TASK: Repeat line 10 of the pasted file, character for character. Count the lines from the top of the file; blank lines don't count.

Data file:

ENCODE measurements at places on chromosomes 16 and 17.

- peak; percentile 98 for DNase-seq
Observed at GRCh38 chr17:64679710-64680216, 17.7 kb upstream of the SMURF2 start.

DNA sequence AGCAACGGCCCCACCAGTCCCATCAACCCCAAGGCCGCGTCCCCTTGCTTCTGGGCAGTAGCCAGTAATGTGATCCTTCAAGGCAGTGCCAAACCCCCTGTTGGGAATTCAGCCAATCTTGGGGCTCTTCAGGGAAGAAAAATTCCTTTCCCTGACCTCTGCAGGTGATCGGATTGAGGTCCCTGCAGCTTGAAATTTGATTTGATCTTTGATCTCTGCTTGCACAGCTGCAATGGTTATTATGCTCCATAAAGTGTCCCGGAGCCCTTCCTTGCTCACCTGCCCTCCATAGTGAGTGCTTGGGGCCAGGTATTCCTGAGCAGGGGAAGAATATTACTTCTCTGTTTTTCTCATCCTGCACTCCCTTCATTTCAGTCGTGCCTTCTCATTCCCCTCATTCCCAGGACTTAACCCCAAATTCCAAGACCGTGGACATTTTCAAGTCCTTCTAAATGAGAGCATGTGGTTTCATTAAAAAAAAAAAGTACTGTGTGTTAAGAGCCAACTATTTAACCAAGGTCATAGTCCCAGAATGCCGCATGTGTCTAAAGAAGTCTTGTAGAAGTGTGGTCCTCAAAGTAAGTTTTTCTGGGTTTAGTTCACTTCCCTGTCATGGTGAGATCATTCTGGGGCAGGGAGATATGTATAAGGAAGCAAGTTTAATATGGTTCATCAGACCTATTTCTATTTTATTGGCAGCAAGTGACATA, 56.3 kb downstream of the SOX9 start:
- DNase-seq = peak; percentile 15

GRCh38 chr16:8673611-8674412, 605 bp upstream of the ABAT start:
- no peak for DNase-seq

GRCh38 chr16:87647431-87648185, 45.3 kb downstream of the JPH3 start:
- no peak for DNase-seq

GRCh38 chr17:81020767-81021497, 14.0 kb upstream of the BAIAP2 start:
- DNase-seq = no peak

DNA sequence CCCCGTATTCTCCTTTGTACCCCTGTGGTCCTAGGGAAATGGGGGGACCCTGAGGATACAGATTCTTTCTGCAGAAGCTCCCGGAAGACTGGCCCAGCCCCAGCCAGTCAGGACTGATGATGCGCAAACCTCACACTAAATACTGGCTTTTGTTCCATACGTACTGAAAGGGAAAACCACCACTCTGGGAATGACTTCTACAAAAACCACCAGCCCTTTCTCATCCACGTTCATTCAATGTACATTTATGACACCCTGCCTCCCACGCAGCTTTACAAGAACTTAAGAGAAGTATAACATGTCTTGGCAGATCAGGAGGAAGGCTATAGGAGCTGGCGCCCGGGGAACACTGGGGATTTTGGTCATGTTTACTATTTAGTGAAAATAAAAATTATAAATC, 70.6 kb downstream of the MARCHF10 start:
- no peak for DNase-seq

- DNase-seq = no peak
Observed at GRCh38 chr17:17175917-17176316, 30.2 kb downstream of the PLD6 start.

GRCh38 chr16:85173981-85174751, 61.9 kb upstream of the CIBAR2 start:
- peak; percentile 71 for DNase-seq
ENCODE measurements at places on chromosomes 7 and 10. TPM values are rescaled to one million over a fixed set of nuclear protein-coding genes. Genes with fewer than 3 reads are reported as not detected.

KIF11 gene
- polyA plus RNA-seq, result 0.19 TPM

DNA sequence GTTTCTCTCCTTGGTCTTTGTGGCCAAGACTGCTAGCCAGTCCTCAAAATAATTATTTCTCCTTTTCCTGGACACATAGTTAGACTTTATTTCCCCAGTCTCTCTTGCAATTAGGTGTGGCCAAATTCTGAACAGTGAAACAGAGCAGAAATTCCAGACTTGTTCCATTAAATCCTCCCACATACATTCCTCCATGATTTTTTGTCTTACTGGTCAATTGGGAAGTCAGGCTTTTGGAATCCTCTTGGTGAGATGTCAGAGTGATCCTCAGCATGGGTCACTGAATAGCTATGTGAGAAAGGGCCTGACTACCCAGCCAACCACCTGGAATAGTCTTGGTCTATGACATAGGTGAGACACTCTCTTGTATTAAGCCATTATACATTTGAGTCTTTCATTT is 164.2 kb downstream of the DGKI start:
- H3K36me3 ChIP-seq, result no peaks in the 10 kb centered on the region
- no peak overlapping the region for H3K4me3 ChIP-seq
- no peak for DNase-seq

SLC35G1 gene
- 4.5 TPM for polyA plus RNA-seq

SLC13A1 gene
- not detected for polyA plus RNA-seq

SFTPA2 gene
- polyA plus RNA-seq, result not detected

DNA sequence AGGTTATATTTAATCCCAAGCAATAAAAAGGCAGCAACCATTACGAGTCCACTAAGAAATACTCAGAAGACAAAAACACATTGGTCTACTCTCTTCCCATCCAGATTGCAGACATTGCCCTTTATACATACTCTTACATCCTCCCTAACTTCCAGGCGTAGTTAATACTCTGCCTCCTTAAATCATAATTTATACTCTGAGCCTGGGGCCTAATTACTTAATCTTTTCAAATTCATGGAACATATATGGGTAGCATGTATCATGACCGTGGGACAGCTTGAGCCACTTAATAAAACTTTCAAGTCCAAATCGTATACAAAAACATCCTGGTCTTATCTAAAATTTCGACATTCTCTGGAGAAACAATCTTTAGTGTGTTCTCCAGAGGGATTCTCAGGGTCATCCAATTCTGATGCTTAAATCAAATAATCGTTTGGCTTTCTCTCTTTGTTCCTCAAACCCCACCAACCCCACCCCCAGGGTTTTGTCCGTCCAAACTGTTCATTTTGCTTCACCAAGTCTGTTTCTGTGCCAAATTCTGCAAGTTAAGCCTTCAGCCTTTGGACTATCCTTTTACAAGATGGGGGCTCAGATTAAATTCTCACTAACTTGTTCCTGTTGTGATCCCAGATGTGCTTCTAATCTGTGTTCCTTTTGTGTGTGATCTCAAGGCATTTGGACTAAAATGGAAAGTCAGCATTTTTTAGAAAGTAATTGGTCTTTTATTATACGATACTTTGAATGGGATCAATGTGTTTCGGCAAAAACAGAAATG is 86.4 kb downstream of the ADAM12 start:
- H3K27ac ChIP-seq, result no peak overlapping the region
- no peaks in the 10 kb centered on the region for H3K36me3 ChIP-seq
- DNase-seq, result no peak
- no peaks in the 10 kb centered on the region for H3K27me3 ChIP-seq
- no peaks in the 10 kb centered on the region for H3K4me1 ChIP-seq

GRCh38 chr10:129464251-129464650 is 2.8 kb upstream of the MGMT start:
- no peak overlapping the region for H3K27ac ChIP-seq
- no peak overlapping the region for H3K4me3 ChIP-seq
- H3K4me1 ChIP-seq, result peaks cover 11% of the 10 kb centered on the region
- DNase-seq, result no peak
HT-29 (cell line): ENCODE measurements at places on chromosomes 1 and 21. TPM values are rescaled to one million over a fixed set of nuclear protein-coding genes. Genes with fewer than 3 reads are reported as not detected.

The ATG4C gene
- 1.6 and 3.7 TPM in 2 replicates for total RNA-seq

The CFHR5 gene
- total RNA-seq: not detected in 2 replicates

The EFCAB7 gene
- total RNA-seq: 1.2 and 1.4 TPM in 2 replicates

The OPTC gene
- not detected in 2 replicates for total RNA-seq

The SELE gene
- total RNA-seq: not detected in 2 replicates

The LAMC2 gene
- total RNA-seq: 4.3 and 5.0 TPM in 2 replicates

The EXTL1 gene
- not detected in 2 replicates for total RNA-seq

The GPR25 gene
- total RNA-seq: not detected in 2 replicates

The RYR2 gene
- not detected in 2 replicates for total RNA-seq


GRCh38 chr17:81020767-81021497, 14.0 kb upstream of the BAIAP2 start: